Alan, though he thinks of his mother's sermons as a form of nagging, is every bit as religious as she is. His attitude toward institutional religion may be one of rejection or neglect, but in other ways he enthusiastically embraces the idea of communing with a deity through rituals and acts of devotion. More than a year before the horse-blinding incident, he is already coming up with his own ceremonies. He adapts his Christian upbringing to the service of a new god, whom he calls Equus. Far from shrinking away from the religiosity of his mother, Alan has taken it even further. He rediscovers a violent and demonstrative side of Christianity he almost certainly did not learn from Dora. Alan's Equus worship has close ties not just to the sacred acrobats of Crete—an analogy Dysart suggests—but also to the whip-wielding flagellants and hair shirt–wearing monks of medieval Christendom.

Ultimately, Equus makes no simple or definitive claims about the societal value of religion or its role in the life of the individual. Instead, it presents a series of vivid and ultimately irreconcilable views for the audience's consideration. Dora draws sustenance from her Christian faith, but her zeal also blinds her to the role she plays in her son's illness. Alan is even more invigorated by religion than his mother, but his attempts to break free of it, even for a moment, result in sudden violence. Dysart admires ancient religions for their intuitiveness and charm, but he is too urbane to put his money where his mouth is and give up his comfortable life. It would be simplistic to say religion makes any of these characters happy, yet the play offers no real challenge to Dysart's claim that "without worship you shrink."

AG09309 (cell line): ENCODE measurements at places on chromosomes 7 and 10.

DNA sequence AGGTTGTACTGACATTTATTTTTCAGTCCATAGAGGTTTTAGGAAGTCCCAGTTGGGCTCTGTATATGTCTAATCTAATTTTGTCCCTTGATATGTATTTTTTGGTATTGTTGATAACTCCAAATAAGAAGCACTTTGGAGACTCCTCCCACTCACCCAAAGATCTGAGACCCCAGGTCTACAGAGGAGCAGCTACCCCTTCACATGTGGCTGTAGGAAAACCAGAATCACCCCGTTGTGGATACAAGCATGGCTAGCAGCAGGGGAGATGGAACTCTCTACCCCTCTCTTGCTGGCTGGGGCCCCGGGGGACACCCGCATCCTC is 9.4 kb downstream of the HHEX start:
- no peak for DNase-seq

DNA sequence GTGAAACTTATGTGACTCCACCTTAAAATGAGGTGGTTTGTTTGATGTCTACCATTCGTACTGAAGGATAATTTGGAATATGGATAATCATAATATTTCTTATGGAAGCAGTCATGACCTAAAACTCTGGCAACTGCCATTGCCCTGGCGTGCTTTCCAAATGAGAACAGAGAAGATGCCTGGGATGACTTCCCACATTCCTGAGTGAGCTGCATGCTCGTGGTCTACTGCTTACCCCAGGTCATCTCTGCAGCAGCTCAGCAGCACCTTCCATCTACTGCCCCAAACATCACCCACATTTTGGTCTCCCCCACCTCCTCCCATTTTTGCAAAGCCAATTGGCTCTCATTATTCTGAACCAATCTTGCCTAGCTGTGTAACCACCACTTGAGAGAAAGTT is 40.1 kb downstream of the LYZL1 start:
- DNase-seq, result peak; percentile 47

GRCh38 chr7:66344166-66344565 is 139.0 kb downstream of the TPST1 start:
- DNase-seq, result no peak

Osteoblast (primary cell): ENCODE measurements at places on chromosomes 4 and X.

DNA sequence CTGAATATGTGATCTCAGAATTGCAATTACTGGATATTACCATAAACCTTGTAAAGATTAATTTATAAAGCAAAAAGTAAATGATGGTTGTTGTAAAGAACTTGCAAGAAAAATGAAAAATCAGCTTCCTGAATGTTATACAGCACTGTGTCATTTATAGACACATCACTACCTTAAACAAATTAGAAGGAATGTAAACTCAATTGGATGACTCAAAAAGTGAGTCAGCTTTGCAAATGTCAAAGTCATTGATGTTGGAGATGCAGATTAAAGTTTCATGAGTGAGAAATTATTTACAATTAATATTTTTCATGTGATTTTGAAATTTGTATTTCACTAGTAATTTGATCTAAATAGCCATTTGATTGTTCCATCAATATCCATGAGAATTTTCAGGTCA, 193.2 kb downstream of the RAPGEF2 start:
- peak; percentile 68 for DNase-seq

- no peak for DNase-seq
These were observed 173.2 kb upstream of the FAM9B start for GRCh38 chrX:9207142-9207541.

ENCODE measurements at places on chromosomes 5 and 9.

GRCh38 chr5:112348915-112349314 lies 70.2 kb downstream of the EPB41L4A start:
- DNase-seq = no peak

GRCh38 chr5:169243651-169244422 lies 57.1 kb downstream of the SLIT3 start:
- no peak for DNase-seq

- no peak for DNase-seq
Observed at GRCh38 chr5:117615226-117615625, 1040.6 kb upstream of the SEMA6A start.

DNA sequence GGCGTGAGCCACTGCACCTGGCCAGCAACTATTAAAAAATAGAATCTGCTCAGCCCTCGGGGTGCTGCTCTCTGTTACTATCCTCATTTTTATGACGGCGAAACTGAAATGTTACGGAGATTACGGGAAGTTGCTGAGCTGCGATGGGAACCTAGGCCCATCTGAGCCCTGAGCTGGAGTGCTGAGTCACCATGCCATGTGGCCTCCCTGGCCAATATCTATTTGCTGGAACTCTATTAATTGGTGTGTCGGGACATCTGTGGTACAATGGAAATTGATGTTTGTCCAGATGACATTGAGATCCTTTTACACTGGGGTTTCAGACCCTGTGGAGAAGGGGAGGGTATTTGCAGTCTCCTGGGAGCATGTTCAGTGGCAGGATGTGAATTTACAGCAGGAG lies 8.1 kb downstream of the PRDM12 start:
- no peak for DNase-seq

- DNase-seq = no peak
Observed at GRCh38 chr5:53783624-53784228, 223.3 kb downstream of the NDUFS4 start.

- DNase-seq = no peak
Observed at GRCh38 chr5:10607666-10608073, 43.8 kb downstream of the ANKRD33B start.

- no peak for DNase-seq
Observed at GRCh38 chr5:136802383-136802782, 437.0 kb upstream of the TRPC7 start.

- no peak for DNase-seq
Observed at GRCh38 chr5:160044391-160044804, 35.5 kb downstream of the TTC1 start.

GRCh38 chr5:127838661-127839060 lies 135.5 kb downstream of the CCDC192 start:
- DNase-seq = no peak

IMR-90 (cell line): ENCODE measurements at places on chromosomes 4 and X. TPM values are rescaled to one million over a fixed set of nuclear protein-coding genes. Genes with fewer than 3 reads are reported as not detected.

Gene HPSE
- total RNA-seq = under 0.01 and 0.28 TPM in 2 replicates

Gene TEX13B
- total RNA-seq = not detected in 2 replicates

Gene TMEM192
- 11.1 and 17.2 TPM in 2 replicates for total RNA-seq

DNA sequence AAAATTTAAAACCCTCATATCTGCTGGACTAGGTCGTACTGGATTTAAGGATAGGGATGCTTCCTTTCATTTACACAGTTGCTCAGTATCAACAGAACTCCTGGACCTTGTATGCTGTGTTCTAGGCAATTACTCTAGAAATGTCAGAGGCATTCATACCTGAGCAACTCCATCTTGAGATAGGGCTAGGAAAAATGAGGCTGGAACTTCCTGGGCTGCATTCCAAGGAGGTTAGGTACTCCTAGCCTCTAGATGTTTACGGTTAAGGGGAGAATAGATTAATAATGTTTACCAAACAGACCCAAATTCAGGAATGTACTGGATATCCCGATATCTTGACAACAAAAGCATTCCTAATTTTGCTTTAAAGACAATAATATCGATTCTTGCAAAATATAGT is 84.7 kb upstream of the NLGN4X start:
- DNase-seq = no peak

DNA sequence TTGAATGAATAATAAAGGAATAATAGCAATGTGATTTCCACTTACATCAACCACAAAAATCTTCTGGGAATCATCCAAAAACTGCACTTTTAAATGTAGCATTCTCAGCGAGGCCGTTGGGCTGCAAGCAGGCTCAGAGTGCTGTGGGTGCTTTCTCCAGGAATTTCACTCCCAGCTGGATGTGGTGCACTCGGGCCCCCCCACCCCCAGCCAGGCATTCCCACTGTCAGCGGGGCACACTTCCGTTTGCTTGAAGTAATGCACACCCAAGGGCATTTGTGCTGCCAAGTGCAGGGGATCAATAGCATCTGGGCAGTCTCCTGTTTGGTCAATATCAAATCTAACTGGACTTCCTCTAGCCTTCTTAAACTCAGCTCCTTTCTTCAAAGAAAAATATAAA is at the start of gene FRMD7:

Two Sides of "Normal"

Dysart's treatment of Alan is complicated by his recognition that making someone "normal"—provided it can be done—is not a completely benign act. He expands on this idea in several monologues, perhaps most strikingly in Scene 19. He sees "the Normal" in "the good smile in a child's eyes." However, he also sees it in "the dead stare in a million adults." He adds that "the Normal ... both sustains and kills—like a God." On the one hand, "it is the ordinary made beautiful." On the other, "it is ... the Average made lethal."

In this speech, Dysart goes on to position himself as a "Priest" of "the Normal," which he describes as "the indispensable, murderous God of Health." At this point in the play, Dysart is making a fairly uncontroversial point. He is willing to acknowledge that normality can be valuable but can also be oppressive. In pursuing it he has helped people but has also "cut" away the things that make them unique.